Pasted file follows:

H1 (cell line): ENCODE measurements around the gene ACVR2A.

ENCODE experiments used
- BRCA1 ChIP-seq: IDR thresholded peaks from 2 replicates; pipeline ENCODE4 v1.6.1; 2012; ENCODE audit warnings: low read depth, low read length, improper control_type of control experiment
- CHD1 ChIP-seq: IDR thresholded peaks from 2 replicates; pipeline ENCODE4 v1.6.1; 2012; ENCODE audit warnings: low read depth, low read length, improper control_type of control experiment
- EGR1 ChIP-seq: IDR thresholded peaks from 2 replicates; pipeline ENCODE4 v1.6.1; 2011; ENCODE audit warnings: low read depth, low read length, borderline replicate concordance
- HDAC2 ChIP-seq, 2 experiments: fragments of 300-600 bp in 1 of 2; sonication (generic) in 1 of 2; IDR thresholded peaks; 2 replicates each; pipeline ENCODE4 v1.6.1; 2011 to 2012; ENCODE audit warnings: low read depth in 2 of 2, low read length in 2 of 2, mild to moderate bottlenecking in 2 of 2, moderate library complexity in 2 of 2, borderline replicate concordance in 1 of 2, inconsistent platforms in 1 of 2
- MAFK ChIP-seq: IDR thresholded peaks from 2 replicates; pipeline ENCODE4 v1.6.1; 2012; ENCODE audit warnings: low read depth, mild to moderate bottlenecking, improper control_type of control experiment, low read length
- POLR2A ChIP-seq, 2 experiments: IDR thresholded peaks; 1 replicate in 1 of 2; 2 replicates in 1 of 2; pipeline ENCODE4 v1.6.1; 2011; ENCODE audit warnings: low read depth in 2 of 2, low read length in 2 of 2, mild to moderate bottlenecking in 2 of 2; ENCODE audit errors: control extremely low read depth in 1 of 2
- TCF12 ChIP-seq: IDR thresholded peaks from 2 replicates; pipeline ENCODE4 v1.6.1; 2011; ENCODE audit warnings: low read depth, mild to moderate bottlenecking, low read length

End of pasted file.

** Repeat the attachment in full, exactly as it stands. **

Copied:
H1 (cell line): ENCODE measurements around the gene ACVR2A.

ENCODE experiments used
- BRCA1 ChIP-seq: IDR thresholded peaks from 2 replicates; pipeline ENCODE4 v1.6.1; 2012; ENCODE audit warnings: low read depth, low read length, improper control_type of control experiment
- CHD1 ChIP-seq: IDR thresholded peaks from 2 replicates; pipeline ENCODE4 v1.6.1; 2012; ENCODE audit warnings: low read depth, low read length, improper control_type of control experiment
- EGR1 ChIP-seq: IDR thresholded peaks from 2 replicates; pipeline ENCODE4 v1.6.1; 2011; ENCODE audit warnings: low read depth, low read length, borderline replicate concordance
- HDAC2 ChIP-seq, 2 experiments: fragments of 300-600 bp in 1 of 2; sonication (generic) in 1 of 2; IDR thresholded peaks; 2 replicates each; pipeline ENCODE4 v1.6.1; 2011 to 2012; ENCODE audit warnings: low read depth in 2 of 2, low read length in 2 of 2, mild to moderate bottlenecking in 2 of 2, moderate library complexity in 2 of 2, borderline replicate concordance in 1 of 2, inconsistent platforms in 1 of 2
- MAFK ChIP-seq: IDR thresholded peaks from 2 replicates; pipeline ENCODE4 v1.6.1; 2012; ENCODE audit warnings: low read depth, mild to moderate bottlenecking, improper control_type of control experiment, low read length
- POLR2A ChIP-seq, 2 experiments: IDR thresholded peaks; 1 replicate in 1 of 2; 2 replicates in 1 of 2; pipeline ENCODE4 v1.6.1; 2011; ENCODE audit warnings: low read depth in 2 of 2, low read length in 2 of 2, mild to moderate bottlenecking in 2 of 2; ENCODE audit errors: control extremely low read depth in 1 of 2
- TCF12 ChIP-seq: IDR thresholded peaks from 2 replicates; pipeline ENCODE4 v1.6.1; 2011; ENCODE audit warnings: low read depth, mild to moderate bottlenecking, low read length